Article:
The Grand Bizarre (Jodie Mack, 2018): USA

Reviewed by Ryan Wildermuth. Viewed at the AFI Fest 2018.

There isn’t really too much to say about the plot of “The Grand Bizarre”. But that’s ok.  The film doesn’t need one as it does three things exceptionally well. Editing, sound design, and shot composition. The entire movie is pretty much a very long music video. Fabric is a reappearing motif in the film, moving and changing on its own using stop motion. All of this is accompanied by a unique and catchy soundtrack. This film has a lot going for it, but there are a few issues as well.

Firstly, this film really is a real treat to watch visually. So much is happening on the screen that you might even get a sensory overload (do not watch this film if you have epilepsy). The constant, ever changing style keeps the audience entertained, and the use of ambient noise will slowly turn into the soundtrack. This is extremely commendable and my favorite part of the movie. Hearing crickets on the country side slowly turn into the high hats of a beat is extremely enjoyable and entertaining, as you never really know when the movie will burst out another musical segment. The constant colors and images support the soundtrack, and when both are utilized together the result is extremely entertaining and impressive. Like I previously stated, it feels like a very long and well done music video. The fabric is a reappearing motif used throughout the film and images of the alphabet in all languages are displayed over and over again, suggesting connections and similarities. The fabric patterns and designs come from all over of the world. I’d say that the cloth represents unity, and the appearance of things like the long string of tied fabric that stretches throughout the world carries a message of unity. There’s a scene in Vietnam were the cloth can be seen dropping as the sound of a textile machine echo like gunfire, suggesting maybe that peace over there has been disrupted. However, a lot of the meaning is left for interpretations, and there may be some things that I’m reading too far into.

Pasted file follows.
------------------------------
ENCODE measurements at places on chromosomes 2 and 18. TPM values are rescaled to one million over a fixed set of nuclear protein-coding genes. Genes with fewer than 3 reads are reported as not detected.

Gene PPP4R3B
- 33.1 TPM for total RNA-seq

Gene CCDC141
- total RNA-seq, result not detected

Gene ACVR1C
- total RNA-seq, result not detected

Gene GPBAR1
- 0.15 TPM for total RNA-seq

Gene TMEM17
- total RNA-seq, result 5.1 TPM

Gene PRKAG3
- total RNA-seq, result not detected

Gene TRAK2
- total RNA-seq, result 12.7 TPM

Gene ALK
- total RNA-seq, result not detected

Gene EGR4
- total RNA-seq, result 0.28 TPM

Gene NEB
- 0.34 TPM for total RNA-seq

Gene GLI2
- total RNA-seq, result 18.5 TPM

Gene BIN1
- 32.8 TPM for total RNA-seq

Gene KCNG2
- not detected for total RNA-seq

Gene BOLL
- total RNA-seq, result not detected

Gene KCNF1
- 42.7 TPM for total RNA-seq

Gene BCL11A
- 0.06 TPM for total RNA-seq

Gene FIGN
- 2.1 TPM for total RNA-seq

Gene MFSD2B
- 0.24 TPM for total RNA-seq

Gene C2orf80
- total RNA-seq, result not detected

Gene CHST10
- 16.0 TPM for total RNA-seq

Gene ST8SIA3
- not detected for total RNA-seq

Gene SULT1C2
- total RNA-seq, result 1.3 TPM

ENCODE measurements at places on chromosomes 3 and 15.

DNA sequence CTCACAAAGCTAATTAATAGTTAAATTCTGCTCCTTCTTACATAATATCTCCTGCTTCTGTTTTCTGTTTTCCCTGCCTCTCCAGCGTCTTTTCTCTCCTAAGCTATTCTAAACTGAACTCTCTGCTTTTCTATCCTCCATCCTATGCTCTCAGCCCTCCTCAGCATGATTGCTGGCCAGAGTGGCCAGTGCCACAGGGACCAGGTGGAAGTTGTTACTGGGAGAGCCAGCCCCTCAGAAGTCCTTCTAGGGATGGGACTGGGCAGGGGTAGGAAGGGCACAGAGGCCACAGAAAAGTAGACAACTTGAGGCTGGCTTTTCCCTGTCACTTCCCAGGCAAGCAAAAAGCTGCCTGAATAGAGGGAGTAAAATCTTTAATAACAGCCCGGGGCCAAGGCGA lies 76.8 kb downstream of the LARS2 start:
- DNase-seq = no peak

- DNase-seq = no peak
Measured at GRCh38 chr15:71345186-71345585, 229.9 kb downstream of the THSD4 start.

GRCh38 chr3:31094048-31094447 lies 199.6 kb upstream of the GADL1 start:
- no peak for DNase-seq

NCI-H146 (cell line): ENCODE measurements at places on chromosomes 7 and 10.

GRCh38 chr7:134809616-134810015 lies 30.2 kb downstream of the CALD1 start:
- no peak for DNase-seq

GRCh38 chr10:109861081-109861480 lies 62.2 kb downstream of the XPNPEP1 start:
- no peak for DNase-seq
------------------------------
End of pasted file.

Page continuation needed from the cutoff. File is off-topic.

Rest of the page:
The pacing in this film starts off very strong and continues for most of the movie. The pacing is upbeat and active, but after awhile you’ll began to notice reuse of images. And at first it’s fine, but it really isn’t apparent until the ending. The ending almost kills the movie for me completely. The entire first forty or so minutes of the movie is extremely energetic and playful. So when the last twenty minutes completely halts the film dead in its tracks, it kills any pacing it had. The movie carries on with no soundtrack, no energy. Just the sound of papers shifting while we’re treated to 20 minutes of flashing images. And then it just ends. My eyes were irritated and it left me feeling cold and unsatisfied, really destroying that playful and energetic tone the movie conveyed so well. Maybe the complete halt was intentional, maybe to try and create some sort of juxtaposition. But I can’t really find any good reasoning for why, so I ended up disliking the ending, so much so that it really affected my overall feelings toward the film. I’d say cut the ending down, or save some of it for the credits, or even just cut it out all together as it distracts from an otherwise enjoyable film.

All in all the movie was very entertaining and a good watch. The ending is really the only thing that killed it, and it unfortunately stops me from gushing about this film which is rather disappointing as it had a lot going for it.

Share

About this entry